MASINDI. Masindi District has failed to fund its two newly established town councils which were approved by government last year.
Government through the Ministry of Local Government approved four town councils: Kyatiri and Kabango to become operational this financial year while Kijunjubwa and Bulima will roll out next financial year.
This year, the district budgeted for Shs22b but did not allocate any money to fund the newly established town councils and town boards.
The Masindi District chairperson, Mr Cosmas Byaruhanga, says the district lacks funds to support the newly approved Kyatiri and Kabango town councils.
“We do not have money to develop those town councils, our revenue collection is not enough,” Mr Byaruhanga says.
Mr Byaruhanga says the lower councils are autonomous and are supposed to fund themselves in every sector but as the higher local government, they wanted to help them but were constrained by low tax base.
Mr Okumu Christopher, the Masindi chief administrative officer, says the district has always had an oversight role to ensure the smooth running of the lower councils but at times they are challenged by lack of funds.
Mr Ibrahim Nasur, the town clerk of Kyatiri, says they are mandated to share their budgets with the central government but they haven’t received any funds from the government.
“We haven’t received any funds from the centre. The money we collect in our town, part of it is shared by the neighbouring sub-counties,” Mr Nasur says.
Mr Nasur adds that lack of support from the central government has hindered development since their budgets are always constrained.
Kimengo Sub-county chairperson Robert Musasizi says he does not support Kijunjubwa to be elevated to a town council next financial year, arguing that its level of development and tax base is still low.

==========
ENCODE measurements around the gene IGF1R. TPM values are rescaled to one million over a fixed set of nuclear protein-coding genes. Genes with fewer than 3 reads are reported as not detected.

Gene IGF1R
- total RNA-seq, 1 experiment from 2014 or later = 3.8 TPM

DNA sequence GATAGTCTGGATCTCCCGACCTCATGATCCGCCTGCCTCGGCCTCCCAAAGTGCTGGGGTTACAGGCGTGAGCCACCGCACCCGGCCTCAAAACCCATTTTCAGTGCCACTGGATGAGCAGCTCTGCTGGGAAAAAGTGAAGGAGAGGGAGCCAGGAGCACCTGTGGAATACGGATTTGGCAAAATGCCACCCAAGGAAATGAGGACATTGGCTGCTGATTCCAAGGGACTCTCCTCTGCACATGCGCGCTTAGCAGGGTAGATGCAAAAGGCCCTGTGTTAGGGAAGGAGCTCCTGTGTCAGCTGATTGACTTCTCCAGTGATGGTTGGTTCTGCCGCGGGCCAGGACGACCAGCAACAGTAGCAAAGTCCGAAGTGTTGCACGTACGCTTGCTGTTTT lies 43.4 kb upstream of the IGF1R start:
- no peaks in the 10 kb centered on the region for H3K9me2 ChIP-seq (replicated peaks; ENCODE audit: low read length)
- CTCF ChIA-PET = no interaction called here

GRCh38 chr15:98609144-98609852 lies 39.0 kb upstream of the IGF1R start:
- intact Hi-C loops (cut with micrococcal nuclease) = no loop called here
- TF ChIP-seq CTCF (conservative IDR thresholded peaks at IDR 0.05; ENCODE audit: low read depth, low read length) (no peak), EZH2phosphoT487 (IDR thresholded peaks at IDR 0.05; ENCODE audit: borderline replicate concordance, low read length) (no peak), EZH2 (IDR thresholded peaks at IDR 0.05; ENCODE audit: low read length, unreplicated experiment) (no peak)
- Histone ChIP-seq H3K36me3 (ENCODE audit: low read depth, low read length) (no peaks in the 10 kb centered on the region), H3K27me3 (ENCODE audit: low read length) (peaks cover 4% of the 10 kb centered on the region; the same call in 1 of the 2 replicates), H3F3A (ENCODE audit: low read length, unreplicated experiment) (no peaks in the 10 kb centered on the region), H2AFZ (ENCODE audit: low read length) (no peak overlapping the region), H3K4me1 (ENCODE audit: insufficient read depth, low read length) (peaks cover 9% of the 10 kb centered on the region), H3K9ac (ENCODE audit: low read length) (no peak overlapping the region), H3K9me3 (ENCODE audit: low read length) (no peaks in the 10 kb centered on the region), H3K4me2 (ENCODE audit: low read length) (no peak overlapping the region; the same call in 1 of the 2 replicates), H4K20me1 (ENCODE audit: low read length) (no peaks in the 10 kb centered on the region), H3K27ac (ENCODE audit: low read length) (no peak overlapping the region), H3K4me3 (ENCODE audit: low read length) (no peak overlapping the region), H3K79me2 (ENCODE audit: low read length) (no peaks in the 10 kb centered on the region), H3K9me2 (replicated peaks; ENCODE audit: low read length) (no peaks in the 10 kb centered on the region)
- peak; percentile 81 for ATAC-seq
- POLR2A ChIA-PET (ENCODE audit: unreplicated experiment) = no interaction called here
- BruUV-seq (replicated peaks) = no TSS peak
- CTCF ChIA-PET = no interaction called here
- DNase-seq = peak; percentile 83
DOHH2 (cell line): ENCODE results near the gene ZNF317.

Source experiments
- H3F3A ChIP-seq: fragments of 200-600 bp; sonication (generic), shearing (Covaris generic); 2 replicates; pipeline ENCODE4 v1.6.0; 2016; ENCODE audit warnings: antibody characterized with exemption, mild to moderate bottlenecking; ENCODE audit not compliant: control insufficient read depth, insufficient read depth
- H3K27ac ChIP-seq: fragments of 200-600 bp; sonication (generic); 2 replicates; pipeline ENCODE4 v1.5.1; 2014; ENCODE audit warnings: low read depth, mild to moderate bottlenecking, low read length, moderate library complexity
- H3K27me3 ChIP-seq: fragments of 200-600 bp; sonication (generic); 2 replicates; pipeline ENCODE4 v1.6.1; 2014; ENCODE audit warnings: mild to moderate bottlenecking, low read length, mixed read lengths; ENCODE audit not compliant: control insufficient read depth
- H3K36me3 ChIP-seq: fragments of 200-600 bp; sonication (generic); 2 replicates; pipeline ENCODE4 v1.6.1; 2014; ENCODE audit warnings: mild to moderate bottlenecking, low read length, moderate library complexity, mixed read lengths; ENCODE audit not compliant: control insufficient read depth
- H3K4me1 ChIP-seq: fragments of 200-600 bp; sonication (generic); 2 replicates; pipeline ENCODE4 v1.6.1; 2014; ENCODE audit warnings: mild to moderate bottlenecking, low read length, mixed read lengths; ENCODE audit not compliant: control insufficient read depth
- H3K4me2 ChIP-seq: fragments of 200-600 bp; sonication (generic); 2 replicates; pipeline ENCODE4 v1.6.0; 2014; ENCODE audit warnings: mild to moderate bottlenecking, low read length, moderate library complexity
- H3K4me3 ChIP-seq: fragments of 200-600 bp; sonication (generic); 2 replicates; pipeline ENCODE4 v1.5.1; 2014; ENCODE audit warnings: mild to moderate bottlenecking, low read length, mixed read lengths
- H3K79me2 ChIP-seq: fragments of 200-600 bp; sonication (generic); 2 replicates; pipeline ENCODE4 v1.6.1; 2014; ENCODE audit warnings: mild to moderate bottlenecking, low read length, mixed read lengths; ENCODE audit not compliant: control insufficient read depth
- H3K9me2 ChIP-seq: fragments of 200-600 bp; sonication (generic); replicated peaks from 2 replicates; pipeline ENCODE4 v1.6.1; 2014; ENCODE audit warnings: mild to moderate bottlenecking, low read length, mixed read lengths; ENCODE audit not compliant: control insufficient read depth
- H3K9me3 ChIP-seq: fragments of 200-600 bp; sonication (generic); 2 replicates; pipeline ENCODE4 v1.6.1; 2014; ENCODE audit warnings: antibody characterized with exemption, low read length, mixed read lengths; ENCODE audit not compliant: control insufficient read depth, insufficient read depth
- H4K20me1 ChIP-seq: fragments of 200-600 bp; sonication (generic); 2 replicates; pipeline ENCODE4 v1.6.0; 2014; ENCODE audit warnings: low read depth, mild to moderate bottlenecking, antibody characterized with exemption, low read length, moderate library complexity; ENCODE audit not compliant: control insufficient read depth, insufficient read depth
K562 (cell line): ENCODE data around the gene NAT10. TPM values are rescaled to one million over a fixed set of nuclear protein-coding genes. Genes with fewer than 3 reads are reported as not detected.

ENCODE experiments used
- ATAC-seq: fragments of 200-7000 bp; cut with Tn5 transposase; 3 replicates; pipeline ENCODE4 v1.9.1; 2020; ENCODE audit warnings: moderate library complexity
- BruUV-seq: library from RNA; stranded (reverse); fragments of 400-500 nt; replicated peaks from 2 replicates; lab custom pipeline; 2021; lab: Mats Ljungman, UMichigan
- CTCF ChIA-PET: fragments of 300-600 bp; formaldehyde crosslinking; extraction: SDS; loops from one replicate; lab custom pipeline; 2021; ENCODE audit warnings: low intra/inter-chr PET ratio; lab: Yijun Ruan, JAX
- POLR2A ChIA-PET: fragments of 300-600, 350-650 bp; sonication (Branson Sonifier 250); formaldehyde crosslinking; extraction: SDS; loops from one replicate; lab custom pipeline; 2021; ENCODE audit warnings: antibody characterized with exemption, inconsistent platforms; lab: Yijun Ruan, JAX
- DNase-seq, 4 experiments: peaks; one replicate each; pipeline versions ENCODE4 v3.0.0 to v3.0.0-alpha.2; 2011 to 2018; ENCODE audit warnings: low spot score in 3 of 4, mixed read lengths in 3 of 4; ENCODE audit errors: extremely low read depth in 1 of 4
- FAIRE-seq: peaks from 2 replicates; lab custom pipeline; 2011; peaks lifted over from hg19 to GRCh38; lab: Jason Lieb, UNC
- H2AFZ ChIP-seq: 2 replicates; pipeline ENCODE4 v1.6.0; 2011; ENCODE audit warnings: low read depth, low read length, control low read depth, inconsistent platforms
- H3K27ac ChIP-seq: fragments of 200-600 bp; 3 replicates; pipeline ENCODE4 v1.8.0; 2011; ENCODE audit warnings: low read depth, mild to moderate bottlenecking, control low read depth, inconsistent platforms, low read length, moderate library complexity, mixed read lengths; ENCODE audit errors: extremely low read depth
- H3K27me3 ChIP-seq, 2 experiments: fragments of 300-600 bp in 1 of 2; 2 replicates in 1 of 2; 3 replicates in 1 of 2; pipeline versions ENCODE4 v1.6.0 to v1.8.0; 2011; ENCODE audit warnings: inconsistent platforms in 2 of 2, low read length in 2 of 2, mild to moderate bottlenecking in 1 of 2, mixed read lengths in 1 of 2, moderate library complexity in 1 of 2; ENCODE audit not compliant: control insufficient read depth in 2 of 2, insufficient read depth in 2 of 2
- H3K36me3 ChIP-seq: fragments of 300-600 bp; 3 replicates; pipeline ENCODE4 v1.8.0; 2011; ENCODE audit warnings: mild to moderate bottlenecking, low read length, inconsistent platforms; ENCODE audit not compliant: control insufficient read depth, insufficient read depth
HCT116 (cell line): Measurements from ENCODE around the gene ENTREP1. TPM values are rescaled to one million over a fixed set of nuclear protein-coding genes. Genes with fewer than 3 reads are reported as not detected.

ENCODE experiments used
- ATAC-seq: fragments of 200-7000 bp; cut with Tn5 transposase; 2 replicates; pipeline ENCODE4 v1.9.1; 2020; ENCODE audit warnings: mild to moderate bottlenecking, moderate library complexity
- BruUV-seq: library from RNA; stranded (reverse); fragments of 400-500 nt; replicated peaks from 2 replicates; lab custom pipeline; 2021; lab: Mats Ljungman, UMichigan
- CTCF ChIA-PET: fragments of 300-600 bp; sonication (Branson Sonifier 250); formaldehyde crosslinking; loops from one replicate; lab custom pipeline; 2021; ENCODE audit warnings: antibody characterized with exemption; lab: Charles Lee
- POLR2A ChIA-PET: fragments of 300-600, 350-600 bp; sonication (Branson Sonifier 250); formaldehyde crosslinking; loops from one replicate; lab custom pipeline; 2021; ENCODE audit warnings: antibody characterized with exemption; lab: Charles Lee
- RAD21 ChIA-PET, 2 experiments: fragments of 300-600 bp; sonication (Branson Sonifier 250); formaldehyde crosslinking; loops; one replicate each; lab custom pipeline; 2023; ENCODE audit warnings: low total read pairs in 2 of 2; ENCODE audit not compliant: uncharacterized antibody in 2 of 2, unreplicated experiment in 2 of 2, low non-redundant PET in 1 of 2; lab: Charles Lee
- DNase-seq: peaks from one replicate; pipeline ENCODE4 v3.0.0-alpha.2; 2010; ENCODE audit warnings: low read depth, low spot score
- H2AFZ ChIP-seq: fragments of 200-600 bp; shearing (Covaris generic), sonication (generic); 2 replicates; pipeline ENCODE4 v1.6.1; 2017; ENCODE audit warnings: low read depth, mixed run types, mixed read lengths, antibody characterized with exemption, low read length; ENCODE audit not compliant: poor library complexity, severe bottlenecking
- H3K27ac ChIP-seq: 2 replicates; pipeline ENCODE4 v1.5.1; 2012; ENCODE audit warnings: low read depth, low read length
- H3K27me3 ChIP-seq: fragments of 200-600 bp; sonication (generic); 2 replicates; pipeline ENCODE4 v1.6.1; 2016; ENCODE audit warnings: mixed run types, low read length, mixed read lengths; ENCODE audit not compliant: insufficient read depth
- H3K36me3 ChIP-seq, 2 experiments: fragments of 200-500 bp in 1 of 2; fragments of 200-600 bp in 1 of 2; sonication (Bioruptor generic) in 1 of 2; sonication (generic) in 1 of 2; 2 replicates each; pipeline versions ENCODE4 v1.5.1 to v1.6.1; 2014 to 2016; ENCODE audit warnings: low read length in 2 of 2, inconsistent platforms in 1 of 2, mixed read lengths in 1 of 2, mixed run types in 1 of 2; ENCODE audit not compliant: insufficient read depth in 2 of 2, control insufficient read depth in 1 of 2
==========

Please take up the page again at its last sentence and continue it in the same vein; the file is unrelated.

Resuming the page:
However, Mr Byaruhanga says the district local government will hold a consultative meeting with both political and technical leaders in Kijunjubwa to discuss whether they want to be granted a town council or not.
“I have no problem with granting what people want, towns must grow to manage garbage collection and other services, and we shall have a consultative meeting with all stakeholders in Kijunjubwa” he says.
Former Kimengo councillor Jus Yahaya believes Kijunjubwa has not yet developed to a level of a town council.
“Those who pushed for its elevation had selfish interests, we rather have a sub-county or a town board but not a town council because we have not yet reached that level in terms of development,” he says.
Creating new districts
Under the Constitution, new districts and lower local governments can be created on the basis of the necessity for effective administration and the need to bring services closer to people but with time this has almost lost meaning.
Other considerations that are usually taken into account in the creation of new local governments include the means of communication, geographical features, and the density of the population, economic viability, and the wishes of the people concerned.
However, some observers say the NRM government is in the habit of creating these units both as a reward for its supporters and as a condition for support in areas where it has historically not enjoyed popular support.
The observers further explain that this politicisation of the decentralisation process has greatly undermined performance.